How to Train Silver Lace Vine


If your summer garden goal is a foaming mass of white flowers on a trellis, you can find no plant more willing to oblige than the silver lace vine. The vine--also known as the silver fleece vine, silver fleece flower or Polygonum aubertii--grows with enthusiasm, reaching up to 20 feet in a season. The small, oval, green leaves are decorative even before the vine blooms. The vine cannot boast showy color in autumn when it simply loses its leaves, and in winter it is nothing but a mass of brown twigs. Come spring and summer it is again a wonderful garden decoration.

Step 1

Select a strong trellis or chain-link fence in your garden that you want to cover with the silver lace vine. Choose a planting site near the base of the trellis or fence.

Step 2

Dig a planting hole with your shovel, deeper and wider than the root ball of the vine. Mix one part of compost to three parts of soil. Refill the planting hole with the soil mixture, placing the root ball gently and firmly in the hole so that the top of the root ball is at ground level. Water the vine well with your hose and press hard on the damp soil to ensure contact between the soil and the roots of the vine.

Step 3

Weave the vine tendrils horizontally across the trellis or chain-link fence. The silver lace vine twines and wraps itself around available supports.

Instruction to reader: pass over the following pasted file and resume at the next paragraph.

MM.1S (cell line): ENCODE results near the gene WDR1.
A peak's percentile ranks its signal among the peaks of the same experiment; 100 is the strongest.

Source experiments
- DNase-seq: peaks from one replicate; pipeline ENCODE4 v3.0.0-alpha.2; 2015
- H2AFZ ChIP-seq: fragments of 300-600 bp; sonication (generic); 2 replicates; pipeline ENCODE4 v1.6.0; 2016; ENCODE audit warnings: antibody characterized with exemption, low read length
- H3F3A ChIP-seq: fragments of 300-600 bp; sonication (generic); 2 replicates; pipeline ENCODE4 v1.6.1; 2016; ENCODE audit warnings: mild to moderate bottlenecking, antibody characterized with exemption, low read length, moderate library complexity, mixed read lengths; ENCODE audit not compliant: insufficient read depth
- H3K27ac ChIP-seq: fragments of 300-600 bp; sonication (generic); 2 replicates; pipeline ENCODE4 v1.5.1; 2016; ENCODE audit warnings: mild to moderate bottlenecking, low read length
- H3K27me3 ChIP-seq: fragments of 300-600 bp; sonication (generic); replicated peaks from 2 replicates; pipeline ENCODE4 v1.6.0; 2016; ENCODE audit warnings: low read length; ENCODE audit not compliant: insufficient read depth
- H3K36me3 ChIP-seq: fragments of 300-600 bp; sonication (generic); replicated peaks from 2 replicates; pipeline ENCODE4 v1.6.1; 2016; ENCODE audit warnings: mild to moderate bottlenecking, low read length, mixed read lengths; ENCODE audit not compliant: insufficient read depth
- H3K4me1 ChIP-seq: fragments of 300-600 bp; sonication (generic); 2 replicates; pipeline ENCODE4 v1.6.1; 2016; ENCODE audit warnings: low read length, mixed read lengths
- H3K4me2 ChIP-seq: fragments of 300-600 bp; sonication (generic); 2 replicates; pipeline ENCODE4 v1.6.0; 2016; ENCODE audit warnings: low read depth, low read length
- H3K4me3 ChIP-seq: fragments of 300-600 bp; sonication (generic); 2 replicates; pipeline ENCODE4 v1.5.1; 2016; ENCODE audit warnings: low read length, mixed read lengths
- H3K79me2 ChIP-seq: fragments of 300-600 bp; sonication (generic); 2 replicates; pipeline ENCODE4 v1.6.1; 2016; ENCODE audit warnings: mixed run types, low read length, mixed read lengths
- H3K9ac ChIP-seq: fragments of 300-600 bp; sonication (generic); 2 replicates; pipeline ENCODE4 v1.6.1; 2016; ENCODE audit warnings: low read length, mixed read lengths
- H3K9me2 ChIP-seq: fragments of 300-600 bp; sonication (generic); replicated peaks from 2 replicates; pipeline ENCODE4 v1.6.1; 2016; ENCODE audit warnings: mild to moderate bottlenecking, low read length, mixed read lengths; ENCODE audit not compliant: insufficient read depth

Step 4

Encourage the tendrils to continue horizontally as they grow, with a gradual tendency upward. It the tendrils shoot vertically, unwind them and rewind them in the proper direction.

Step 5

Turn the tendrils in the opposite horizontal direction once they reach the end of the trellis. Weave them across the structure, and then back again, until it is covered.

Step 6

Avoid cutting the vine back once it reaches the top of the structure. Weave the loose tendrils from the top and direct them back down the trellis or fence.

Tips and Warnings

  • Silver lace vine is vulnerable to Japanese beetles. The vine is considered invasive in Connecticut and should be watched carefully in similar climates.

Things You'll Need

  • Shovel
  • Compost
  • Hose
  • Trellis
  • Chain-link fence
  • Wire


  • University of Connectictut: Polygonum aubertii
  • University of Missouri Extension; Ornamental Vines
  • Louisiana State Agriculture Center; Train Your Vines to Be Well Behaved

Who Can Help

  • National Gardening Association
Keywords: weave silver fleece vine, train silver fleece vine, support silver lace vine

About this Author

Daffodil Planter's writing appears in the Chicago Sun-Times, and she is the Sacramento Gardening Scene Examiner for A member of the Garden Writers Association, she has a bachelor's degree from Stanford, a law degree from the University of Virginia and studies horticulture at Sierra College.